Shortage of retirement options in Cape Town, so prepare early

When it comes to retirement most people tend to wait until they are on the verge of taking that step to decide whether they will downscale to a retirement village or apartment or whether they will just buy a smaller unit and take care of their later health care needs themselves, says Shan Hulbert, sales manager at Knight Frank Residential SA.

He believes that waiting can be a mistake, as there is a shortage of retirement options in the Cape and to provide for private healthcare outside a retirement village or estate can become very expensive.

In most cases, says Juliet Bingham, head of sales and marketing at Faircape, retired people will want to buy in an area that is familiar to them and close to their friends and family. Surprisingly, Faircape has found that having friends close by is sometimes more important than having family members living in the same area.

The norm is usually to buy a unit, and Hulbert advises people thinking of downscaling to consider buying one ahead of time, and rent it out until they ready to use it.

“Most retirement centres in the Cape, whether apartment blocks, villages or estates, have long waiting lists  -some up to 10 years – and if you wait too long, you might find there is nothing available to buy or rent when you need it,” she says.

People are now living longer and would need secure, safe premises in which to live and Bingham says that Faircape has seen the need for these and is now building its sixth development. However, in Cape Town there is a lack of land available for development and many other options might have to be further out of town.

“The facilities in retirement villages should provide for medical emergencies, with trained staff such as nurses and at least one doctor, and there should be additional help from social workers, dieticians, and other healthcare workers, as this is what many people would need in their later years. If retired people decide they would rather live in a standard apartment or townhouse and take care of their own medical or frail care in later years, while an option, the costs and logistics of this must be borne in mind.”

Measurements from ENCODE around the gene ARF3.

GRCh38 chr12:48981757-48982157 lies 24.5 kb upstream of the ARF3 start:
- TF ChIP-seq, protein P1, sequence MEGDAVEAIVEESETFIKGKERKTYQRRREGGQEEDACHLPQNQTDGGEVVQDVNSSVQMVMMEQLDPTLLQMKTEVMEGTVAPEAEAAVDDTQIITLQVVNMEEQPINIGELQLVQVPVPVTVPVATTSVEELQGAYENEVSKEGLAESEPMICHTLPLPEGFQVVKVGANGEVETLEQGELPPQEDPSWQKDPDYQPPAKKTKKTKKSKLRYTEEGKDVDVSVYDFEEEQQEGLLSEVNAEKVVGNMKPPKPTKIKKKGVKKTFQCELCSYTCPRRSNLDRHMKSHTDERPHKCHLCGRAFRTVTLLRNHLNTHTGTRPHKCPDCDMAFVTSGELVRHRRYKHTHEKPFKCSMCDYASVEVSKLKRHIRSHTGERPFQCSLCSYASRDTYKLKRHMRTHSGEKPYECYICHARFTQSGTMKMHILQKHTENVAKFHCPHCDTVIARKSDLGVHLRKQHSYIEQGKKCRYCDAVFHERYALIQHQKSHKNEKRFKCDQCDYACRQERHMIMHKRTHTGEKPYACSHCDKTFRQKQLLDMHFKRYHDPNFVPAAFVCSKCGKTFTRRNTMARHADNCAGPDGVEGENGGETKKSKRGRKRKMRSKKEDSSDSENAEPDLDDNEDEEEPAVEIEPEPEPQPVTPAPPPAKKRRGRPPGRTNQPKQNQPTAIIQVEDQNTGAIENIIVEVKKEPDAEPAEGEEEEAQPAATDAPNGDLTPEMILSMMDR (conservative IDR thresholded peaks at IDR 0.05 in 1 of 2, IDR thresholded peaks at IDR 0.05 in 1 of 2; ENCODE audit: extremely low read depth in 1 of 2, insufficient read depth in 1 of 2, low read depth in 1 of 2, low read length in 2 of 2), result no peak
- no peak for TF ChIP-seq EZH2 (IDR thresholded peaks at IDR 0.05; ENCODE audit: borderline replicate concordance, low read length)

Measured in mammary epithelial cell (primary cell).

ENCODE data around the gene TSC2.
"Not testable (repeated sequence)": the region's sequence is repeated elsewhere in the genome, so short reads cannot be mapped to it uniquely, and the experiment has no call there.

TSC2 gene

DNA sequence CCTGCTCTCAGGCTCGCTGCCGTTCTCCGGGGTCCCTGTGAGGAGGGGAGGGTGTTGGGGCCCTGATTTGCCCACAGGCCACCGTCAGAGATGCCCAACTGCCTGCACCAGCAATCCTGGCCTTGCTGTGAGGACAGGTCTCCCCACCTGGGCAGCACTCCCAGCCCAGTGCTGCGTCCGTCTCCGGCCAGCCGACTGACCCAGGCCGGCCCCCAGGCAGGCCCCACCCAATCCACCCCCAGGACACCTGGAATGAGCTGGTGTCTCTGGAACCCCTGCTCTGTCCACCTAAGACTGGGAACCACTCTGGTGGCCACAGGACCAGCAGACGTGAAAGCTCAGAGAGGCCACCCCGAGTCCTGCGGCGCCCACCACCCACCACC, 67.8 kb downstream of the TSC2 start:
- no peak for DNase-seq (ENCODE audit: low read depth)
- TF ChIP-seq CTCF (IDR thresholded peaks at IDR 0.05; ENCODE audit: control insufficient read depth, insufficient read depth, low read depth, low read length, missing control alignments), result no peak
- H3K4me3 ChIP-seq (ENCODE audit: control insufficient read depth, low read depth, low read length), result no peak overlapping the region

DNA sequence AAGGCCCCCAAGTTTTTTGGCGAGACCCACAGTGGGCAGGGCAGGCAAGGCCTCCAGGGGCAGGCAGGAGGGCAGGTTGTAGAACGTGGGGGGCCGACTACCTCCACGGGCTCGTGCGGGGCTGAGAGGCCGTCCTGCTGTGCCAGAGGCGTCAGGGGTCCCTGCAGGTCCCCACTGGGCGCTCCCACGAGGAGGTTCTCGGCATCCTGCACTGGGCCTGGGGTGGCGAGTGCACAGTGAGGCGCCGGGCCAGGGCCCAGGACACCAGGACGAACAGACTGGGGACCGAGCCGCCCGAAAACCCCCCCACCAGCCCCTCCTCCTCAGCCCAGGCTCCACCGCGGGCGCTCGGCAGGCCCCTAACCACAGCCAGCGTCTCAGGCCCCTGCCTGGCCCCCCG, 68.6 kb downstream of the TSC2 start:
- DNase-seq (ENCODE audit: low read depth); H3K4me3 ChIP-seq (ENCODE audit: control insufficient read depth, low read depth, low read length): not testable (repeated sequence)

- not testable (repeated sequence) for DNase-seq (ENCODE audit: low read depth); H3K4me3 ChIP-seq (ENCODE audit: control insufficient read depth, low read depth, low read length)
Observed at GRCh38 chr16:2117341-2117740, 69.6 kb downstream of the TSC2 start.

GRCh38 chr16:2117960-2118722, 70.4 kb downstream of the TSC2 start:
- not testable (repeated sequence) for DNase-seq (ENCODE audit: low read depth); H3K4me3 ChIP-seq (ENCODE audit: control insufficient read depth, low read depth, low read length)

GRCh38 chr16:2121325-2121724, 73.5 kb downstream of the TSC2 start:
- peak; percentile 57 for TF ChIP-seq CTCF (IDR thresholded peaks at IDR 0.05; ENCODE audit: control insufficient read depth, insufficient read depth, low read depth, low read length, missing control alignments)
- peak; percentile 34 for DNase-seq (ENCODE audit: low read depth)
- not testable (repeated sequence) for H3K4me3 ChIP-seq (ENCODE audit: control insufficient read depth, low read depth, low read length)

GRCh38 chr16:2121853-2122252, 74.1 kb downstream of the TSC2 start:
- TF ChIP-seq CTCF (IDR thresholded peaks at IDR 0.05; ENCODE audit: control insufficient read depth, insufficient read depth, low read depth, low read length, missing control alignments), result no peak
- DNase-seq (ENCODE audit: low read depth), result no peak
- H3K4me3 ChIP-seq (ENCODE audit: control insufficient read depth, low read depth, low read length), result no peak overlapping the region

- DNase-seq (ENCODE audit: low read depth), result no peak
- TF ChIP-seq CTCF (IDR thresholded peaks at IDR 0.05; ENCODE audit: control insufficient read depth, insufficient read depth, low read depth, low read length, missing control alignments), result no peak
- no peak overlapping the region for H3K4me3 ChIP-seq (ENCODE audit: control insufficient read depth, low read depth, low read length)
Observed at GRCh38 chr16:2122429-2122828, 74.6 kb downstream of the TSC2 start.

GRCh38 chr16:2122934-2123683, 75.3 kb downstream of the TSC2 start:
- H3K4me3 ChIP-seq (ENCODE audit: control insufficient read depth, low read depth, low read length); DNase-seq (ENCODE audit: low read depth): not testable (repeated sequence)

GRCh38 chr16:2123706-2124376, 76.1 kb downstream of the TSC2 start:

Another trend that is now becoming more prevalent, says Hulbert, which could be because of the lack of available units and the rising cost of property, is for parents to move in with their children, either into a flatlet or a dual living property. This has benefits for the retiring couple and their children as the grandparents are then available to help with the care of grandchildren and they, in turn, have company and can be cared for by their children and grandchildren. This traditional system works in many cases, and could possibly be the answer to any retirement accommodation shortage.

“Whichever retirement option you choose, however, should be planned for well in advance, and not left until the year of retirement to act on. Apart from the lack of retirement accommodation, the general lack of property stock at present is presenting a challenge to everyone,” says Hulbert.

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